Sprawling across three major Edinburgh art galleries, there’s so much art in the British Art Show it’s taken us two weeks to review it
In the Royal Botanic Garden in Edinburgh someone is lurking in the shrubbery. Or, to be more precise, there are a number of somebodies hiding amongst the glossy green specimens in the magnificent Victorian Palm House.
Among the feathered trunks and dense green leaves you catch a glimpse of a baseball hat, a ceramic packet of fags tucked in a back pocket. Artist Jesse Wine’s figurative sculptures are suspended like Alexander Calder’s famous modernist mobiles. But where Calder opted for primary colours and simple geometric shapes, Wine uses pressed, rolled and painted ceramic to evoke the everyday: a hoodie here, a pair of hands there.
Wine is a sculptor who uses ceramics rather than a ceramic artist who makes sculptures, and so he fits almost perfectly into the professed curatorial brief of the British Art Show 8, which is about ways of making and materiality in the digital age.
British Art Show 8 | Rating: **** | Talbot Rice Gallery, Edinburgh
British Art Show 8 | Rating: **** | Inverleith House, Edinburgh
The difficulty of imposing a curatorial rubric on 42 very different artists is a perennial problem for this touring exhibition of contemporary art, which in its visit to Edinburgh sees it take over three different venues – Inverleith House, Talbot Rice and the Scottish National Gallery of Modern Art (the latter reviewed last week).
One might have thought it was obvious that what artists did was make material stuff, but the educational emphasis during the last two decades has largely been on thinking and context. Those artists who aren’t busy at their Apple Macs all day are wondering what happens to the analogue world during the age of digital dominance. Ever perverse, it seems that half of them are busy making macramé or teaching themselves pottery, print-making and other delightfully obsolete skills: an intellectual detour as they try to find an alternative route around our virtual universe.
There are moments where this works: Hayley Tompkins’ paintings and collages at the Talbot Rice, for example, where industrial machinery rubs up against acrylic paint. Or Pablo Bronstein’s arch but beautiful industrial-themed wallpaper at Inverleith which imagines what might happen if William Morris had embraced the joys of the machine age instead of papering it over with English orchards and poppies.
I think making is a real problem for younger artists, educated in what is called the post-medium age, when they approach craft or art form specialisms from the outside. Like Wine, they know enough about their materials to make craft look funny or sly or abject, or even at it’s best expressive. But it’s rare that they know either so little or so much that they make things that feel genuinely subversive. The ever-present danger is a hipster whiff of acquired authenticity, rather than the astute punk amateurism that I think an artist like Wine might genuinely achieve.
Nostalgia is the genuine and riveting subject of Charlotte Prodger’s sound and video installation Northern Dancer. Using reconditioned Hantarex monitors, the boxy electronic screens that dominated railway station information systems and avant-garde art exhibitions in the 80s and 90s, Prodger’s work juxtaposes spoken word and text.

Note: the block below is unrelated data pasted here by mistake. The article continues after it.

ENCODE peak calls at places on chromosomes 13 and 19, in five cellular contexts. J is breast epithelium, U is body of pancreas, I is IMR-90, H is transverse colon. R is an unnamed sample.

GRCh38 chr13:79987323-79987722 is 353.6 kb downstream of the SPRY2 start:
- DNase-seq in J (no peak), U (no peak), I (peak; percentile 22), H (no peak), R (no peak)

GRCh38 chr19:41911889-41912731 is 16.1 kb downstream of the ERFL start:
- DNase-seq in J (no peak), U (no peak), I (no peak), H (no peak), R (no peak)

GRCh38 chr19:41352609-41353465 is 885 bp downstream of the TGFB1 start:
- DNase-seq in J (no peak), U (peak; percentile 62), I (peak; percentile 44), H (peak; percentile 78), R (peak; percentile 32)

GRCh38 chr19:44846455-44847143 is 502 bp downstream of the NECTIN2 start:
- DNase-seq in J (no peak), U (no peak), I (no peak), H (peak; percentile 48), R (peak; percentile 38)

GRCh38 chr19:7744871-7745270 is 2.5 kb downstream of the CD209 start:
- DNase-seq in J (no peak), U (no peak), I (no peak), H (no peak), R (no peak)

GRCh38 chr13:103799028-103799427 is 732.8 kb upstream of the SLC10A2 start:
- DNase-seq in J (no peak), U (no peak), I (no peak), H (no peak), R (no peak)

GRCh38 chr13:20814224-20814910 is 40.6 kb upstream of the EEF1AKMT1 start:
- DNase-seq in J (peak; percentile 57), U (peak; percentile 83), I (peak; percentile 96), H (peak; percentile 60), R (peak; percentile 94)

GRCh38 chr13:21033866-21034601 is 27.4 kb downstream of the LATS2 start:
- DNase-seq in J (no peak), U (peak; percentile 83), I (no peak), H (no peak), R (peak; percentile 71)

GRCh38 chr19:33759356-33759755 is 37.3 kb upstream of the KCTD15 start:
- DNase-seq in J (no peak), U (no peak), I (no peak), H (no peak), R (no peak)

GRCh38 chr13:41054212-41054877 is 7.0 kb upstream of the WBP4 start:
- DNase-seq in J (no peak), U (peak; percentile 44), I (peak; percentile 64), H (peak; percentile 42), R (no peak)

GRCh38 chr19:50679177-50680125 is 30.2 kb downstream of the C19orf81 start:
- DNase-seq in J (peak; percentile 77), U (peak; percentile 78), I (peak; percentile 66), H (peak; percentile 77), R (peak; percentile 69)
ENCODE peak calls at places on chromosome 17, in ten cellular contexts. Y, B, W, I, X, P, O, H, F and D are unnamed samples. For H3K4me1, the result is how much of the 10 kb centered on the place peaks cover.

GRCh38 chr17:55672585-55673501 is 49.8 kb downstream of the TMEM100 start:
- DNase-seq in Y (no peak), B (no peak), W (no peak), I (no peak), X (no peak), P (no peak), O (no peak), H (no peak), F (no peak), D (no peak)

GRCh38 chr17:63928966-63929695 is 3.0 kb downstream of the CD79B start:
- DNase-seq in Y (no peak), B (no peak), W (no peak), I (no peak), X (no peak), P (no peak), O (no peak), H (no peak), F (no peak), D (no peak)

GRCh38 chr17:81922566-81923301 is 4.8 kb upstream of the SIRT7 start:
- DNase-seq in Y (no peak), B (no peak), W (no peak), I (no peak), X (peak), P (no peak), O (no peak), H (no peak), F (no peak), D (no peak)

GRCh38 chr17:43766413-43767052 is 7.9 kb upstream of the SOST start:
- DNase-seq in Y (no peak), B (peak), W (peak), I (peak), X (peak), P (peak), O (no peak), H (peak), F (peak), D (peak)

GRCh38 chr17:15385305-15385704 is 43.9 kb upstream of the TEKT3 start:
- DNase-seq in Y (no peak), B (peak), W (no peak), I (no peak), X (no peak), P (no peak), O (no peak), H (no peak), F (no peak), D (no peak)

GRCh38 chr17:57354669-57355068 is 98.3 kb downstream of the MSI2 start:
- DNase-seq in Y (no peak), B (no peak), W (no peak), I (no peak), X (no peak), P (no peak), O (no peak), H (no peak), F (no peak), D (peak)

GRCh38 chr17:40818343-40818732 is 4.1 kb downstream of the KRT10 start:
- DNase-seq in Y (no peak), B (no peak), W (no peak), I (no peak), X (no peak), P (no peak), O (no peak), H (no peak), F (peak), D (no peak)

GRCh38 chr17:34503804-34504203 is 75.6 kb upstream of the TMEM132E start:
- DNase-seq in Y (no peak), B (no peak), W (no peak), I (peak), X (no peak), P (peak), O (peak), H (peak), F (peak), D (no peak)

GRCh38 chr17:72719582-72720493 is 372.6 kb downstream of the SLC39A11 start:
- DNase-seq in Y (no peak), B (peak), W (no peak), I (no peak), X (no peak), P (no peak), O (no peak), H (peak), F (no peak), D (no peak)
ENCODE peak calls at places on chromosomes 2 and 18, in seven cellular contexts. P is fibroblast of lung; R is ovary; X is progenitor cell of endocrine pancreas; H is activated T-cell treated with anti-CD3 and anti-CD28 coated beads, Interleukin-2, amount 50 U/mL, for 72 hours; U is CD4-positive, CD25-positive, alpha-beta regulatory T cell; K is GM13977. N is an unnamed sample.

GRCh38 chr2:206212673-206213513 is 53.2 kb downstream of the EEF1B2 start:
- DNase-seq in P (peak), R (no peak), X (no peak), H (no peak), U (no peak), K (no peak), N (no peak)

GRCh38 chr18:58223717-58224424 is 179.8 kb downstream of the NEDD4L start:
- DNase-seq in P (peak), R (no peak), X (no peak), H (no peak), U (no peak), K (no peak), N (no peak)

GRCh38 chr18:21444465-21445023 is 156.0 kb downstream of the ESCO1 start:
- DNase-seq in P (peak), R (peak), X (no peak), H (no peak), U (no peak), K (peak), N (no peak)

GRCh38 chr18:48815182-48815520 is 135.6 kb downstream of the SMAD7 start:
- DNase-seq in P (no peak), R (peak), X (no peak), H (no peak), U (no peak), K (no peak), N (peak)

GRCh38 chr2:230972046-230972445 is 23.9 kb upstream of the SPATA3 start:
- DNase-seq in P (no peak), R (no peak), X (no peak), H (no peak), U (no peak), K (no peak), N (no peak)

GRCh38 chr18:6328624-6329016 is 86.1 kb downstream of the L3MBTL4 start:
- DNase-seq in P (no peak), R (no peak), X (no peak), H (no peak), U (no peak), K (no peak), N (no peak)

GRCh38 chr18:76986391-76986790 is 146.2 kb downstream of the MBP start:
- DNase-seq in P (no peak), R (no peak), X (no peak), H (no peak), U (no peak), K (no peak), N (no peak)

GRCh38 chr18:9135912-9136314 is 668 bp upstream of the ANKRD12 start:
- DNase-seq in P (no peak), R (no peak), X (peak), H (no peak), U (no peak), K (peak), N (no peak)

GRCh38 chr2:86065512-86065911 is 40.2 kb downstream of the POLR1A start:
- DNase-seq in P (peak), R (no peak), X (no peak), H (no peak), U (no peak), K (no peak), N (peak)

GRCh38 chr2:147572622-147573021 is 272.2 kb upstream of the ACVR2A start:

The bold and evocative words that flit in monochrome sequence along the marshalled rank of screens are the pedigree names of racehorses. Spoken in Prodger’s own voice (a frequent presence and significant authorial asset in her work) the text is a gentle evocation of a brutal story: the avant-garde writer Gertrude Stein’s decision to excise every example of the word “may” from a text when she was dumped by a lover of the same name.
Prodger’s recent bodies of work can be thought of in lots of ways, among them queer politics and techno fetishism, but for all its apparent coolness Northern Dancer’s wider emotional pull is curious. How do we think about ourselves in relation to others and how do we mark their loss or disappearance? Are we the sum of our constituent parts or made by our experiences? Are we free to remake ourselves, to cut out our failings or excise those who have failed us?
Down in the basement of Inverleith House, Patrick Staff’s film also looks at gay history and to the generational gaps in its telling. Based on a visit to the Tom of Finland Foundation it articulates the liberating power that the late artist’s notorious homoerotic drawings had on an older generation of men.
These days Tom of Finland looks like a historical curio, but in the gentle daily life of the Foundation juxtaposed with the hysterically pumped up imagery of the artist’s canon, Staff finds cross-generational understanding and a kind of accommodation and respect expressed through dance.
These kind of interweaving narratives were lost in the British Art Show 8’s first outing in Leeds last autumn. In Edinburgh, however, the show has expanded both physically and intellectually as it spreads out to fill its handsome and notably historic venues.
This is nowhere more obvious than in the grand Georgian Gallery at the Talbot Rice, where the gorgeous 18th century architecture has been overwhelmed by the pulsing neon chaos of Benedict Drew’s work Sequencer, vastly more satisfying than when I last saw it. It is a veritable orgy of sound and vision, and a heck of a lot of awkward cabling as well as host of monitors and upturned screens, each screaming in psychedelic hues.
In a sequence of cleverly staged sequences, Drew contrasts traditional issues of the sublime in art, grand alpine scenes and millennia of geological formations, with the heady yet controllable output of the digital world.
In a kind of joyful squeamishness, you want it all to stop. Drew has been audacious enough to wrap the gallery’s fine Georgian pillars in underlay and luminous tape. They look just great.
• Until 8 May